Guest User
11/27/2013
My wife and I purchased an early '70's desert ranch style home in the Spring of 2012. With it came a barn that leaks horribly! One end of the barn has a concrete pad "tack room" and the other end has 2 horse stalls. The roof is nearly flat and slopes from West to East. (West is to the left in the picture) There is 12 inches of run and maybe 1/4" of rise across the full 50+ feet of the barn. Like I said, nearly flat. It has plywood over the industrial steel trusses that make up the ceiling structure which are supported on the East and West ends and in the middle of the barn by industrial steel I-Beams. Above the plywood is your standard corrugated metal. There are 1 foot overlaps with the metal and they are held down by washered screws. All of the siding, some of the 2x4 walls and all of the internal electrical needs to be replaced as well. Every pack rat, termite or critter that chews or pecks has destroyed most everything in there. I'm figuring over the Christmas break would be a great time to do it. I've got nearly 3 weeks of time off. The hard part is the $$$. As I've been looking at metal roofing products, everything I've seen says that I have to have a minimum of 2.5" of rise to 12" of run. Is this truly the case? My intention was to peel off the corrugated metal and the trashed ply. Then put down new 1/2" osb followed by a fiberglass roll then by all new metal with the proper edge overlaps. Is a Metal Roof not the right material or would you recommend that I switch to a normal built up roof? Something like Plywood followed by a fiberglass roll followed by white coat over that? Thanks in advance for any ideas / suggestions you may have.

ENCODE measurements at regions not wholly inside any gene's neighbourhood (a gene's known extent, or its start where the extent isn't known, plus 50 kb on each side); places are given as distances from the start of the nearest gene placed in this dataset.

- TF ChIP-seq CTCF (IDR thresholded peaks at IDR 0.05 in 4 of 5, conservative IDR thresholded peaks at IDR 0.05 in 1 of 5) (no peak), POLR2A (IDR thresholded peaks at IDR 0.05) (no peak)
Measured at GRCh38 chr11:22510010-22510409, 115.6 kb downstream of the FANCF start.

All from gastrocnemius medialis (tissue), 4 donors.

Todd Miller
Isaiah Industries, Inc.
11/28/2013
Looks like a real project! But a wonderful property. There are metal roofs that can be installed on very low pitches -- as low as 0.25" of rise in 12" of run. They are mechanically seamed standing seams. You need a special seamer to seal and crimp the seams after the metal roofing pans are put in place. This is not normally a DIY project. Normally this would be done by a commercial roofing company. Another option would be a TPO, PVC, or rubber membrane roof.
Eric Novotny
An informed customer is the Best Customer!
11/28/2013
+1 Happy Thanksgiving by the way. I would run a mechanically seamed standing seam as Todd mentions in conjunction with some small sloped ISO insulation. This would give you some of that minimum slope that you require and help the roof shed the water more effectively. I don't like the membrane roofs in the Southwest/desert climates given the harshness of the sun and the potential for UV degradation. Todd is correct that they would be indicated for the pitch that you have in this case as well but I just tend to think they burn up to easy in the sun without some sort of protection of ballasted installation.

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